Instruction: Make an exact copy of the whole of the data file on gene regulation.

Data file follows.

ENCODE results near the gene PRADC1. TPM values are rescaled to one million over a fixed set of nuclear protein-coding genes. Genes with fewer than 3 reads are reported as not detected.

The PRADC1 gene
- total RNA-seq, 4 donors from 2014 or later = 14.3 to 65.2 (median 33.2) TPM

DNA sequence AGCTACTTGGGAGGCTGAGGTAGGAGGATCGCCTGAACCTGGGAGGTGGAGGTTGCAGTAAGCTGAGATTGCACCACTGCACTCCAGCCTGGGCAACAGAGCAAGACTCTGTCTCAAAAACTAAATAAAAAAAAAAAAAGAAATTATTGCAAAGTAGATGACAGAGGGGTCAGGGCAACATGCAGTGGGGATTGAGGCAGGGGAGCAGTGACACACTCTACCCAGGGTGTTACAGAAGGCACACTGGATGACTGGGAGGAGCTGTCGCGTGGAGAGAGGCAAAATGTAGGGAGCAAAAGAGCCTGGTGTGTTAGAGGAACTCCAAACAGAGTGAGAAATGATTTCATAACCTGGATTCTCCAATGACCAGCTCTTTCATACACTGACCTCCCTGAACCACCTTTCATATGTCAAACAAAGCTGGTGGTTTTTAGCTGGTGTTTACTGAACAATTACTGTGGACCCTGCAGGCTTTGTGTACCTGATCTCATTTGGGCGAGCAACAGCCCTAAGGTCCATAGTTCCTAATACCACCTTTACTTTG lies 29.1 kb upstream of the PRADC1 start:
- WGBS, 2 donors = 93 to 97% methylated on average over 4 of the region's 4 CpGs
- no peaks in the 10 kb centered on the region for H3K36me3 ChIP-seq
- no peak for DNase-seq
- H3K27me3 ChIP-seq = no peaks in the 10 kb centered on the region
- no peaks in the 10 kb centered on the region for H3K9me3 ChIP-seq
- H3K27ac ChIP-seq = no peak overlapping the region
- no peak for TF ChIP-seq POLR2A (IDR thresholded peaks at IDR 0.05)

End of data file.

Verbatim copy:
ENCODE results near the gene PRADC1. TPM values are rescaled to one million over a fixed set of nuclear protein-coding genes. Genes with fewer than 3 reads are reported as not detected.

The PRADC1 gene
- total RNA-seq, 4 donors from 2014 or later = 14.3 to 65.2 (median 33.2) TPM

DNA sequence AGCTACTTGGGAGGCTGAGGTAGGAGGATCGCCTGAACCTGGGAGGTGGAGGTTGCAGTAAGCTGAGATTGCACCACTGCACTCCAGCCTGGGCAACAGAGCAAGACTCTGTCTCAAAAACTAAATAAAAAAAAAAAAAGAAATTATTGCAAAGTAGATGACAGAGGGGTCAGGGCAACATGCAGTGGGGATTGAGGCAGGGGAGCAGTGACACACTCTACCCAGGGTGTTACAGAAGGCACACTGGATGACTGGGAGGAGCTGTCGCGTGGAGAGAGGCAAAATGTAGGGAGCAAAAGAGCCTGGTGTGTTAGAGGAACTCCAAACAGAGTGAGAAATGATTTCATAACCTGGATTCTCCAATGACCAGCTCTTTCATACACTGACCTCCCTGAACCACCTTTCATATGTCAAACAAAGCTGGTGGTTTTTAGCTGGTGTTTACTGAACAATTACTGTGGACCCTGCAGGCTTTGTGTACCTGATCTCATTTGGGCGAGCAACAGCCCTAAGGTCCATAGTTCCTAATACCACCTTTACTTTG lies 29.1 kb upstream of the PRADC1 start:
- WGBS, 2 donors = 93 to 97% methylated on average over 4 of the region's 4 CpGs
- no peaks in the 10 kb centered on the region for H3K36me3 ChIP-seq
- no peak for DNase-seq
- H3K27me3 ChIP-seq = no peaks in the 10 kb centered on the region
- no peaks in the 10 kb centered on the region for H3K9me3 ChIP-seq
- H3K27ac ChIP-seq = no peak overlapping the region
- no peak for TF ChIP-seq POLR2A (IDR thresholded peaks at IDR 0.05)